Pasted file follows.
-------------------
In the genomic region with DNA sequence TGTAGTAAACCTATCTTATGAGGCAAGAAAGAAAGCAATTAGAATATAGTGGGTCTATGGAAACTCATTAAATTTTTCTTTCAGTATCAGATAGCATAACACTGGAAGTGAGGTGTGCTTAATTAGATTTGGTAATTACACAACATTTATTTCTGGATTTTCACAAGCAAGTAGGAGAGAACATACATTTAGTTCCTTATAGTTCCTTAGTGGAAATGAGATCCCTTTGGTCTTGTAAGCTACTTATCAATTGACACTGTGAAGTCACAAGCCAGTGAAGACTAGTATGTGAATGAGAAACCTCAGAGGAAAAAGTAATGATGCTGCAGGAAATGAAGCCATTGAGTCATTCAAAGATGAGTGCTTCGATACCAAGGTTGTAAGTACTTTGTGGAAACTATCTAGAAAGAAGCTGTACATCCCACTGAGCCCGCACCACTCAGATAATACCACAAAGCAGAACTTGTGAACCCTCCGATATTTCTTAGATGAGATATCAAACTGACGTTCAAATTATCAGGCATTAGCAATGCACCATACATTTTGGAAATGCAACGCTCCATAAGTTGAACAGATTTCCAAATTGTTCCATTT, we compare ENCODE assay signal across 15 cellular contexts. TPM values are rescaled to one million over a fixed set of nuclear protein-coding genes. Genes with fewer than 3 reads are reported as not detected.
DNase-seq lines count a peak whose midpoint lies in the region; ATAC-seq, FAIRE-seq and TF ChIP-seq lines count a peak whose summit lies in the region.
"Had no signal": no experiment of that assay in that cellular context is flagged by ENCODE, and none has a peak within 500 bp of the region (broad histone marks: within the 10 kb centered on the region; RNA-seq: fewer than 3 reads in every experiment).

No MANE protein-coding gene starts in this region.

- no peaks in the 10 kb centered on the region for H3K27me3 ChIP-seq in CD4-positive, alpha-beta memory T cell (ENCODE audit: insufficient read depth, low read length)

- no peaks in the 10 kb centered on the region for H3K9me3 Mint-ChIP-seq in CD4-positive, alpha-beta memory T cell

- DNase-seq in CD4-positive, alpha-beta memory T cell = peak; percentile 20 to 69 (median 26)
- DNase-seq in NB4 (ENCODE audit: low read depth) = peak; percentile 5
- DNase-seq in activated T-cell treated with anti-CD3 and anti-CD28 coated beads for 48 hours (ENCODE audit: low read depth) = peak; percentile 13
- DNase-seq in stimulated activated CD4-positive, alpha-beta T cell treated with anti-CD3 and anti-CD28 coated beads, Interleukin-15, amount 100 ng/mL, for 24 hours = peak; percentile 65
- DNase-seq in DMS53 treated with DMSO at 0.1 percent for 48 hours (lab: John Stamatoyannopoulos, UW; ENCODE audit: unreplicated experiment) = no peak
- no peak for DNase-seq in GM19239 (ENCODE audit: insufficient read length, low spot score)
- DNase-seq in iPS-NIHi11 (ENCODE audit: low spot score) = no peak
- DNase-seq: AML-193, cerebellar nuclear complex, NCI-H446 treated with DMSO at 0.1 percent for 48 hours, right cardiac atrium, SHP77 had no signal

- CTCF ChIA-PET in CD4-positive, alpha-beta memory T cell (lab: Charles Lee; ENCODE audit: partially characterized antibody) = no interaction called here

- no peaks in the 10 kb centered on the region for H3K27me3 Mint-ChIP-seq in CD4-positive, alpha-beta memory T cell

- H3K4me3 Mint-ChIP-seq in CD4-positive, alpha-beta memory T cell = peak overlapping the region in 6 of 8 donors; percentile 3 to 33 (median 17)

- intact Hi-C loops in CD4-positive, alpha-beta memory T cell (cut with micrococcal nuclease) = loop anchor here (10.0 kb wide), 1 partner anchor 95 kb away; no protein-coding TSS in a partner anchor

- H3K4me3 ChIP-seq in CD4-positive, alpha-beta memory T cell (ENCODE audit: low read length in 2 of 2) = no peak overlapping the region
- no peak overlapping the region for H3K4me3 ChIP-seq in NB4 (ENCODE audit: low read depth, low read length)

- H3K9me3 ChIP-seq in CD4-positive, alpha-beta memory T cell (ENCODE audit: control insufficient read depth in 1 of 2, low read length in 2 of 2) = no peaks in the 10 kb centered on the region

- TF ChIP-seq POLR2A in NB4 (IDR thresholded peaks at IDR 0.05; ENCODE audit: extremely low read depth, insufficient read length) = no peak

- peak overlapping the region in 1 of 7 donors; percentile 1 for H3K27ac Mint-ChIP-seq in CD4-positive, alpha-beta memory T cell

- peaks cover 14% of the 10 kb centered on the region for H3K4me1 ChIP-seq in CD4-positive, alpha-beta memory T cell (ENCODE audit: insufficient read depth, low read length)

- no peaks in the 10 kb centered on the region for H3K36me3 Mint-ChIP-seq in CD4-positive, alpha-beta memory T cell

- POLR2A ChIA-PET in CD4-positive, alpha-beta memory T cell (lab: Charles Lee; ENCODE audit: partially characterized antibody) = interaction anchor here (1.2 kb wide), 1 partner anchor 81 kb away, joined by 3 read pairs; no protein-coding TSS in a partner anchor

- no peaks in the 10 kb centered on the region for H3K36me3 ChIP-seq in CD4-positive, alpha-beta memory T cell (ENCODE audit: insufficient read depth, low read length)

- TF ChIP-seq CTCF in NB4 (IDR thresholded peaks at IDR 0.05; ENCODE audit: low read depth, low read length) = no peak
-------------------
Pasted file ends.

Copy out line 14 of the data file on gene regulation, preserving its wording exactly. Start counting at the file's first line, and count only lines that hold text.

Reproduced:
- DNase-seq: AML-193, cerebellar nuclear complex, NCI-H446 treated with DMSO at 0.1 percent for 48 hours, right cardiac atrium, SHP77 had no signal